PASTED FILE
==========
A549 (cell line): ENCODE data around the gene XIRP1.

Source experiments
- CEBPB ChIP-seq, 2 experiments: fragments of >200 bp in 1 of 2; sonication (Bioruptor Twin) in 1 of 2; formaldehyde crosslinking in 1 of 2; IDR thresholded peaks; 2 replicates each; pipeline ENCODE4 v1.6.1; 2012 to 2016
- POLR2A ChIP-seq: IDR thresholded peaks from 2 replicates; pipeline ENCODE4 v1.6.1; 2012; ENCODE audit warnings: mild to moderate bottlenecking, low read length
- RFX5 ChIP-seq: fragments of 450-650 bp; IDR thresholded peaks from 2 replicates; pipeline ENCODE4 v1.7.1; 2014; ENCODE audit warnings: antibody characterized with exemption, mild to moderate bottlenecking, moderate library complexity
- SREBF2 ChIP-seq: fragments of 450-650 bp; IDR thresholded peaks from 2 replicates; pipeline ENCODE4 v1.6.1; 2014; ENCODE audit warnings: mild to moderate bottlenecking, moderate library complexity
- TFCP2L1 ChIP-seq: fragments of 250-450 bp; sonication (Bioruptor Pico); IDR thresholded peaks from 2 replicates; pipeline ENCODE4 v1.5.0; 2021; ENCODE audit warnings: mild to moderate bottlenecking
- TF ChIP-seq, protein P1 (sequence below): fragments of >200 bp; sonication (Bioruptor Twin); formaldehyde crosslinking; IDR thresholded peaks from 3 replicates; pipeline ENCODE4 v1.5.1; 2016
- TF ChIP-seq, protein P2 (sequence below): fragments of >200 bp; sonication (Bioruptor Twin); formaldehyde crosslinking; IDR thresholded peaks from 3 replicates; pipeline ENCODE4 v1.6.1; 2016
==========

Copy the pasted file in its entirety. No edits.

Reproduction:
A549 (cell line): ENCODE data around the gene XIRP1.

Source experiments
- CEBPB ChIP-seq, 2 experiments: fragments of >200 bp in 1 of 2; sonication (Bioruptor Twin) in 1 of 2; formaldehyde crosslinking in 1 of 2; IDR thresholded peaks; 2 replicates each; pipeline ENCODE4 v1.6.1; 2012 to 2016
- POLR2A ChIP-seq: IDR thresholded peaks from 2 replicates; pipeline ENCODE4 v1.6.1; 2012; ENCODE audit warnings: mild to moderate bottlenecking, low read length
- RFX5 ChIP-seq: fragments of 450-650 bp; IDR thresholded peaks from 2 replicates; pipeline ENCODE4 v1.7.1; 2014; ENCODE audit warnings: antibody characterized with exemption, mild to moderate bottlenecking, moderate library complexity
- SREBF2 ChIP-seq: fragments of 450-650 bp; IDR thresholded peaks from 2 replicates; pipeline ENCODE4 v1.6.1; 2014; ENCODE audit warnings: mild to moderate bottlenecking, moderate library complexity
- TFCP2L1 ChIP-seq: fragments of 250-450 bp; sonication (Bioruptor Pico); IDR thresholded peaks from 2 replicates; pipeline ENCODE4 v1.5.0; 2021; ENCODE audit warnings: mild to moderate bottlenecking
- TF ChIP-seq, protein P1 (sequence below): fragments of >200 bp; sonication (Bioruptor Twin); formaldehyde crosslinking; IDR thresholded peaks from 3 replicates; pipeline ENCODE4 v1.5.1; 2016
- TF ChIP-seq, protein P2 (sequence below): fragments of >200 bp; sonication (Bioruptor Twin); formaldehyde crosslinking; IDR thresholded peaks from 3 replicates; pipeline ENCODE4 v1.6.1; 2016